Weekend 19: Oaxaca de Juárez, Oaxaca

I waited until after my program officially ended to travel to the forbidden city of Oaxaca. Back in August (seems so long ago) at the orientation in Mexico City, some Fulbrighters had to be reassigned to a new city because of uprisings against teachers. Throughout my 4 months, there was nothing that I heard about that situation, but that does not mean it could still be dangerous in some parts of the State of Oaxaca.

I was there only a few days, but the experience was worth wait. First of all, the weather during the last week of December was perfect sun and shorts weather. I insisted on wearing my linen shorts everyday because when I get to New York tomorrow, my tanned legs won’t see those shorts until mid-June.

Oaxaca has many historical places outside the city, such as the Mayan Ruins of Monte Alban and the “frozen waterfall”. Both of these places were impressive because of their (respectively) historical significance and natural beauty. Within the city, there are museums. However, I felt that I had just spent the past 4 months visiting what feels like close to 20 museums and I was saturated. I loved every museum I visited, but the few in Oaxaca will have to wait until my next visit.

What’s actually good here are the artisan crafts and the food. I liked the woven woolen rugs and the intricately painted wooden menagerie of animals. I was able to squeak into a morning cooking class on Thursday (as there was one more space to make a group of 10!) to experience the complicated process of making Black Mole. Now I know that about 30 ingredients go into the making of that sauce and it’s not only chocolate that gives it that flavorful depth and complexity . It took several hours, but the meal was worth the group effort at the end. Also, I will just buy a jar of Black Mole and call it good.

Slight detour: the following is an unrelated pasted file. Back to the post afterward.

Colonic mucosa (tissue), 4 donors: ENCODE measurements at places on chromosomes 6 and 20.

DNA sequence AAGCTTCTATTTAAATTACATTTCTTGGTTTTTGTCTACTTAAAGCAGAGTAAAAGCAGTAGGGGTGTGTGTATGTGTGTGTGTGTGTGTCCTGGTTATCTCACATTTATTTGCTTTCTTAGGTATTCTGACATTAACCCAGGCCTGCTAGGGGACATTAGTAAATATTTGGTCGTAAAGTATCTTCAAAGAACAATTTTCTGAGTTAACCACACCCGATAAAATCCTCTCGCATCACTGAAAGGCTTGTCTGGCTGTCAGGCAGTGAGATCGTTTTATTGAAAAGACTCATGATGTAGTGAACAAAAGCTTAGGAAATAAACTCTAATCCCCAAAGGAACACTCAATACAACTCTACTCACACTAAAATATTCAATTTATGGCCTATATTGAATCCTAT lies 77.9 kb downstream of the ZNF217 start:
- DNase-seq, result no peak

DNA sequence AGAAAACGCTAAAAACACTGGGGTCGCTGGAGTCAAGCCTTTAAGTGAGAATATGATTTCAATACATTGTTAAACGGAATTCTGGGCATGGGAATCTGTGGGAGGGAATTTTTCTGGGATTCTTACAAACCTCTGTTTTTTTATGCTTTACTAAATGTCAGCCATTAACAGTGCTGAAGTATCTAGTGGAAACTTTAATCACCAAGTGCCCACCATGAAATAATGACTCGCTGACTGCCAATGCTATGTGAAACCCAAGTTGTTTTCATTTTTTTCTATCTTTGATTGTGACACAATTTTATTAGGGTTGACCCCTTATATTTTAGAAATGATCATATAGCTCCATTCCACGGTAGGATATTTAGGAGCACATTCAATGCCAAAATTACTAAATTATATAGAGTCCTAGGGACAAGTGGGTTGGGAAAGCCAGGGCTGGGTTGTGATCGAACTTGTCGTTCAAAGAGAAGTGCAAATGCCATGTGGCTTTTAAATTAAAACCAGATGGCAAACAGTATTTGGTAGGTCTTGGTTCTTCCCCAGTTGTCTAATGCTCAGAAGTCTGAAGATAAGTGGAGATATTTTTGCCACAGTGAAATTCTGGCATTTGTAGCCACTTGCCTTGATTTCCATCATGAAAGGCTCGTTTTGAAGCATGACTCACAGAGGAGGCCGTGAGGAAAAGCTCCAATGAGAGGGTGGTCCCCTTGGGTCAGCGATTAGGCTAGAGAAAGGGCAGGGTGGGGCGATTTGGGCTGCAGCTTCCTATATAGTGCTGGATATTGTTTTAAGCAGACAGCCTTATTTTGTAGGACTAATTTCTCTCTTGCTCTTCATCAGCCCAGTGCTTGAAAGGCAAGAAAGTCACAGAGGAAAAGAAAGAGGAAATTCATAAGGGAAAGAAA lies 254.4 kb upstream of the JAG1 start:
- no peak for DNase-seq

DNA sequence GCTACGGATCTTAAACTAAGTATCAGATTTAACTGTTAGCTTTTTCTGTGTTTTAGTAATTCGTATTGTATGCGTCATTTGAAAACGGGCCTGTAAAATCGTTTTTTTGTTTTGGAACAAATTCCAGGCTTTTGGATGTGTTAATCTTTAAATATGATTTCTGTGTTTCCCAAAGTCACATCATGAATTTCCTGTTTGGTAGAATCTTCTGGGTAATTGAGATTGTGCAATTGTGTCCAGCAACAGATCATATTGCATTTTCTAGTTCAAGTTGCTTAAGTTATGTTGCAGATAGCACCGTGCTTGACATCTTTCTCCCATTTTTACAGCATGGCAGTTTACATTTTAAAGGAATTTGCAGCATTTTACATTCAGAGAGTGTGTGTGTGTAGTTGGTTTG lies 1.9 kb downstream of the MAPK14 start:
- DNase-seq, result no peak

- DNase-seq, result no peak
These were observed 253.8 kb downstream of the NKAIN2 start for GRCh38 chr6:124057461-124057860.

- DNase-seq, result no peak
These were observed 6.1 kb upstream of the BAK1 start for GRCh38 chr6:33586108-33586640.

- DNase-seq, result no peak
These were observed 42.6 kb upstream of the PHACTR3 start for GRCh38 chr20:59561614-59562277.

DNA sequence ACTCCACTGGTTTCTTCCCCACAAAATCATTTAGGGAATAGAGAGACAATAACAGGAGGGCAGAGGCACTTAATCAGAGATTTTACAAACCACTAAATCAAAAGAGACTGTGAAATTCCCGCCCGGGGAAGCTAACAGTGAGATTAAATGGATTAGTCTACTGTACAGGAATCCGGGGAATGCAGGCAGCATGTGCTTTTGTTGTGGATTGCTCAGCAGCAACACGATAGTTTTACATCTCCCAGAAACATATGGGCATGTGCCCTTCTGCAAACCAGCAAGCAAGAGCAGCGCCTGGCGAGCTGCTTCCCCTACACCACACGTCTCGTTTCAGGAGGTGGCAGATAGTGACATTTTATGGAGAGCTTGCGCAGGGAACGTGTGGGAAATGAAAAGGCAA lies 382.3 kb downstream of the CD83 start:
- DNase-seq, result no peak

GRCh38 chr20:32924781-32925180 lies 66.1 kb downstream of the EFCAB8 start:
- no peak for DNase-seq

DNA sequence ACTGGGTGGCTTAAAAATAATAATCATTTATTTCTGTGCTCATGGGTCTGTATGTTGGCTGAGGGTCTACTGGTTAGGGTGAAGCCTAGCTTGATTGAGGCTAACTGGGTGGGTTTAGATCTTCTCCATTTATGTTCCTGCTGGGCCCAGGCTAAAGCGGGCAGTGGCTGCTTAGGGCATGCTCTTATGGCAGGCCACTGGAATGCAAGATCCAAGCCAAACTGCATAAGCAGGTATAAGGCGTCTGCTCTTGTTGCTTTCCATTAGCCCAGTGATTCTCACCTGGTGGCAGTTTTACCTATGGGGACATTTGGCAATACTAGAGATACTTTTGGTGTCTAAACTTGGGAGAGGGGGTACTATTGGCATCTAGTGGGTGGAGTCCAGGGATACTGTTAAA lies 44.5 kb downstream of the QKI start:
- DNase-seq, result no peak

Weekend 3: Las Bellas Artes & La Casona

El Palacio de las Bellas Artes

We were all in for a real treat to see national folk dancing in the beautiful building. This is the link to the government website! Everything was beautiful and “on point”, even through it wasn’t a ballet. The best performance was a modern dance version of a deer dying. It took forever, but the performer had to be an amazing gymnast to be able to perform those athletic jumps to avoid the hunter, then suffer for a good while before dying in several intermittent spasmodic fits.

It would have been better if I had “studied” the program before watching so that I could associate the dancing with the state in Mexico where they originate. The performances were similar to the Peruvian folk dancing that I saw in Lima with the Fulbright-Hays group.



La Casona (restaurante)

One of the best foods in Mexico has to be molé! They make several types, but they are all good. I hear that it takes a special chile from Oaxaca to make the recipe authentic to the discerning diner. And there could be up to 30 ingredients!


It was Shalanda Baker’s idea to eat at La Casona. She’s a Fulbrighter this year, too. Her project is related to the recent energy reforms in Mexico and its effects on indigenous populations. I would be interested to know what she discovers… On another gastronomic adventure, Shalanda and I ate at La Bajio, a restaurant in a shopping mall. Pretty good.